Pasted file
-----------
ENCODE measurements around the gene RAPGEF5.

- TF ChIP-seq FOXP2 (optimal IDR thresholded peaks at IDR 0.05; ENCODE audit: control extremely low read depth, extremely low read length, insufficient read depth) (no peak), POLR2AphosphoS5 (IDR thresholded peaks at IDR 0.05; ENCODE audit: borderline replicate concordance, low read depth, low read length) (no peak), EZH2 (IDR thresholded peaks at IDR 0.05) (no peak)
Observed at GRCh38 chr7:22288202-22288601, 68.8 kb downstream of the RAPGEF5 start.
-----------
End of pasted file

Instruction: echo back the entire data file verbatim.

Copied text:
ENCODE measurements around the gene RAPGEF5.

- TF ChIP-seq FOXP2 (optimal IDR thresholded peaks at IDR 0.05; ENCODE audit: control extremely low read depth, extremely low read length, insufficient read depth) (no peak), POLR2AphosphoS5 (IDR thresholded peaks at IDR 0.05; ENCODE audit: borderline replicate concordance, low read depth, low read length) (no peak), EZH2 (IDR thresholded peaks at IDR 0.05) (no peak)
Observed at GRCh38 chr7:22288202-22288601, 68.8 kb downstream of the RAPGEF5 start.